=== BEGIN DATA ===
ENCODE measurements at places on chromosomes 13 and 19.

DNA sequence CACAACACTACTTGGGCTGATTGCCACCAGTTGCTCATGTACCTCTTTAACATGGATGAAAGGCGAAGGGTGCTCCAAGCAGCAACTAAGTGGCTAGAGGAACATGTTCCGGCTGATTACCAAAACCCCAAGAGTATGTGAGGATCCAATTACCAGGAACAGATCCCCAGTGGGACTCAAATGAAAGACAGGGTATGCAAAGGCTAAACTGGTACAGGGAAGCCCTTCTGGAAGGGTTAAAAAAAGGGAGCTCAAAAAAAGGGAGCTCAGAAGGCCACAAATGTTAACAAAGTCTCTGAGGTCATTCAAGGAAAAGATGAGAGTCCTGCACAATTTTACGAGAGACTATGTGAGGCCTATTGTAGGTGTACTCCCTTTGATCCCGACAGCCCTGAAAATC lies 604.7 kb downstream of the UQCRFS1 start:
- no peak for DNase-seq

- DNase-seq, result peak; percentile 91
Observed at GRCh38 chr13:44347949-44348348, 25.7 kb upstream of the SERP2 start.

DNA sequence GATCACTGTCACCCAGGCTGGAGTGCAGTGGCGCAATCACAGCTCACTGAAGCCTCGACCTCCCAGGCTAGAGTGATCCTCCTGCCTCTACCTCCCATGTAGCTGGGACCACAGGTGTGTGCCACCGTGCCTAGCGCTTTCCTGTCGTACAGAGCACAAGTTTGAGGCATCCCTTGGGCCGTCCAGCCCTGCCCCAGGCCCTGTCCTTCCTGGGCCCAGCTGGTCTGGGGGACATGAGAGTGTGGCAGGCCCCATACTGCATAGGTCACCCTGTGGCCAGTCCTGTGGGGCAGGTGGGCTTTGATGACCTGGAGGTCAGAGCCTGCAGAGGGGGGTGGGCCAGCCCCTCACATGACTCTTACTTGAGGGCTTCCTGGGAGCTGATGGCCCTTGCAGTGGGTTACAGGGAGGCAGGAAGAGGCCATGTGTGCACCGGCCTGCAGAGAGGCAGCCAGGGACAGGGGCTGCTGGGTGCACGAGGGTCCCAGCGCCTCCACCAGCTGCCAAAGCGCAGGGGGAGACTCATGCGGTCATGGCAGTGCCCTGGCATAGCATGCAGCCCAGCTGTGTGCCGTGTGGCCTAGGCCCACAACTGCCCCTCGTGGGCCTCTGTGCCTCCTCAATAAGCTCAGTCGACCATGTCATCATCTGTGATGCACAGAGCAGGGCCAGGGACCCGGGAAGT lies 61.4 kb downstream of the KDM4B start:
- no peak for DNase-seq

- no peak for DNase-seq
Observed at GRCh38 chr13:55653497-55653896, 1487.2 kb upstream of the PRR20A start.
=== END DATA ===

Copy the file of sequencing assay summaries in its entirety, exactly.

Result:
ENCODE measurements at places on chromosomes 13 and 19.

DNA sequence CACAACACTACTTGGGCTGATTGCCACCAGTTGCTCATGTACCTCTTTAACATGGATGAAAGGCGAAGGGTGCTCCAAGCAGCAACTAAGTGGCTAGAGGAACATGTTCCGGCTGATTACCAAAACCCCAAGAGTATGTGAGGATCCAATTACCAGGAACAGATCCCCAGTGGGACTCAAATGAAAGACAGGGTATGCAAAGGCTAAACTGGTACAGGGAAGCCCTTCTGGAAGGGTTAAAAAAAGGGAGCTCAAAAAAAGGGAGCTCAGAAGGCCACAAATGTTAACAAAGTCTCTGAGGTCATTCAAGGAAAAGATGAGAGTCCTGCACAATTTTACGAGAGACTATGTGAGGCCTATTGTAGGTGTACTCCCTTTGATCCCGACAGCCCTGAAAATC lies 604.7 kb downstream of the UQCRFS1 start:
- no peak for DNase-seq

- DNase-seq, result peak; percentile 91
Observed at GRCh38 chr13:44347949-44348348, 25.7 kb upstream of the SERP2 start.

DNA sequence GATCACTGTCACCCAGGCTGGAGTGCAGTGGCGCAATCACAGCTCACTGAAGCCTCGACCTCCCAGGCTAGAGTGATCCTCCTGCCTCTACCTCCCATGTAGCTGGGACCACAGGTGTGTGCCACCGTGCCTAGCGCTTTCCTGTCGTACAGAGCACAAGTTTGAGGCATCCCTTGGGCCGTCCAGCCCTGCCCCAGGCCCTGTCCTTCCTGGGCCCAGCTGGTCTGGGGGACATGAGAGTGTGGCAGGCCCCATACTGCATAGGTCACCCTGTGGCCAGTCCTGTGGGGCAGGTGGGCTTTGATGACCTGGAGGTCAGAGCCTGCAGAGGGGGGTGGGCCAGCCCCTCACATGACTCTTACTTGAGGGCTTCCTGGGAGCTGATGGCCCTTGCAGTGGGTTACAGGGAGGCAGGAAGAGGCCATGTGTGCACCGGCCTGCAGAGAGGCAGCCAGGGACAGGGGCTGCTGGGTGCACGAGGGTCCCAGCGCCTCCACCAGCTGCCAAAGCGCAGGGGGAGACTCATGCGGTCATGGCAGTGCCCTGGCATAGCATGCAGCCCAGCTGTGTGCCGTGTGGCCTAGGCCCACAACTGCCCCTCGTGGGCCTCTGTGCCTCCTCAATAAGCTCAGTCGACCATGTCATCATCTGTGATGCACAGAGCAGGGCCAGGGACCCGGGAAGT lies 61.4 kb downstream of the KDM4B start:
- no peak for DNase-seq

- no peak for DNase-seq
Observed at GRCh38 chr13:55653497-55653896, 1487.2 kb upstream of the PRR20A start.